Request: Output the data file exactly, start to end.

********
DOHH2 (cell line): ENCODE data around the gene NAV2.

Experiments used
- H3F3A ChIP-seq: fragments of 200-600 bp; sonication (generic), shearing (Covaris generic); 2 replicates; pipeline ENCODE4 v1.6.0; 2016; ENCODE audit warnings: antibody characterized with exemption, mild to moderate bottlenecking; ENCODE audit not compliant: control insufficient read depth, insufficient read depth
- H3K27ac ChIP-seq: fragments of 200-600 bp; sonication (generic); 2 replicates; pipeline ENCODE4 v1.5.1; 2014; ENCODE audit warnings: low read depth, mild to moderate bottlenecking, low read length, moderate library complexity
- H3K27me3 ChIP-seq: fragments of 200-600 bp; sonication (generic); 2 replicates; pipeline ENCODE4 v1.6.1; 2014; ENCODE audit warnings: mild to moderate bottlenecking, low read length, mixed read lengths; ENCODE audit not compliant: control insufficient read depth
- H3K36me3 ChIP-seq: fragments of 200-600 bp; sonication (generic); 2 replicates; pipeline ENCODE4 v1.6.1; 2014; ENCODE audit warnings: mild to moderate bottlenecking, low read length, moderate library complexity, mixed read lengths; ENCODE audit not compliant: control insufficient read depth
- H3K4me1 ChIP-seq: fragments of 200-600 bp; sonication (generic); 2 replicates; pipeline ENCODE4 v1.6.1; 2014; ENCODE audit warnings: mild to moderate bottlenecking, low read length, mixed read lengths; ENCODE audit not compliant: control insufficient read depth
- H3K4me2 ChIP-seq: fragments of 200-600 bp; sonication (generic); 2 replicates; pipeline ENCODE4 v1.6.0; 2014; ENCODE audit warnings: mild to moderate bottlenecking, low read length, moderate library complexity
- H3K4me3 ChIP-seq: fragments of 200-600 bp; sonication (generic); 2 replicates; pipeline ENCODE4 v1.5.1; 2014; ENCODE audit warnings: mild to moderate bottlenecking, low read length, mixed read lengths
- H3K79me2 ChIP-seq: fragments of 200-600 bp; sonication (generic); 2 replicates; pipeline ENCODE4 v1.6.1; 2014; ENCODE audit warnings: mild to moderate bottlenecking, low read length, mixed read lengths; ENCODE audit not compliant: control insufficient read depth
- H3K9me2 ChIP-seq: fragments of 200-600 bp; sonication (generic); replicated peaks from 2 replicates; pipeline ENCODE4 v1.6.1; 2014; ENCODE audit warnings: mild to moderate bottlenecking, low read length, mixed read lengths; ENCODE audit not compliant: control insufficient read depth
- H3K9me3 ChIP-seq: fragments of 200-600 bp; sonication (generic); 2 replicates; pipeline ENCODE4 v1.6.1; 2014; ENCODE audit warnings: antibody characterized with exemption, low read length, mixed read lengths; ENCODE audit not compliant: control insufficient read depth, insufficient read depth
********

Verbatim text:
DOHH2 (cell line): ENCODE data around the gene NAV2.

Experiments used
- H3F3A ChIP-seq: fragments of 200-600 bp; sonication (generic), shearing (Covaris generic); 2 replicates; pipeline ENCODE4 v1.6.0; 2016; ENCODE audit warnings: antibody characterized with exemption, mild to moderate bottlenecking; ENCODE audit not compliant: control insufficient read depth, insufficient read depth
- H3K27ac ChIP-seq: fragments of 200-600 bp; sonication (generic); 2 replicates; pipeline ENCODE4 v1.5.1; 2014; ENCODE audit warnings: low read depth, mild to moderate bottlenecking, low read length, moderate library complexity
- H3K27me3 ChIP-seq: fragments of 200-600 bp; sonication (generic); 2 replicates; pipeline ENCODE4 v1.6.1; 2014; ENCODE audit warnings: mild to moderate bottlenecking, low read length, mixed read lengths; ENCODE audit not compliant: control insufficient read depth
- H3K36me3 ChIP-seq: fragments of 200-600 bp; sonication (generic); 2 replicates; pipeline ENCODE4 v1.6.1; 2014; ENCODE audit warnings: mild to moderate bottlenecking, low read length, moderate library complexity, mixed read lengths; ENCODE audit not compliant: control insufficient read depth
- H3K4me1 ChIP-seq: fragments of 200-600 bp; sonication (generic); 2 replicates; pipeline ENCODE4 v1.6.1; 2014; ENCODE audit warnings: mild to moderate bottlenecking, low read length, mixed read lengths; ENCODE audit not compliant: control insufficient read depth
- H3K4me2 ChIP-seq: fragments of 200-600 bp; sonication (generic); 2 replicates; pipeline ENCODE4 v1.6.0; 2014; ENCODE audit warnings: mild to moderate bottlenecking, low read length, moderate library complexity
- H3K4me3 ChIP-seq: fragments of 200-600 bp; sonication (generic); 2 replicates; pipeline ENCODE4 v1.5.1; 2014; ENCODE audit warnings: mild to moderate bottlenecking, low read length, mixed read lengths
- H3K79me2 ChIP-seq: fragments of 200-600 bp; sonication (generic); 2 replicates; pipeline ENCODE4 v1.6.1; 2014; ENCODE audit warnings: mild to moderate bottlenecking, low read length, mixed read lengths; ENCODE audit not compliant: control insufficient read depth
- H3K9me2 ChIP-seq: fragments of 200-600 bp; sonication (generic); replicated peaks from 2 replicates; pipeline ENCODE4 v1.6.1; 2014; ENCODE audit warnings: mild to moderate bottlenecking, low read length, mixed read lengths; ENCODE audit not compliant: control insufficient read depth
- H3K9me3 ChIP-seq: fragments of 200-600 bp; sonication (generic); 2 replicates; pipeline ENCODE4 v1.6.1; 2014; ENCODE audit warnings: antibody characterized with exemption, low read length, mixed read lengths; ENCODE audit not compliant: control insufficient read depth, insufficient read depth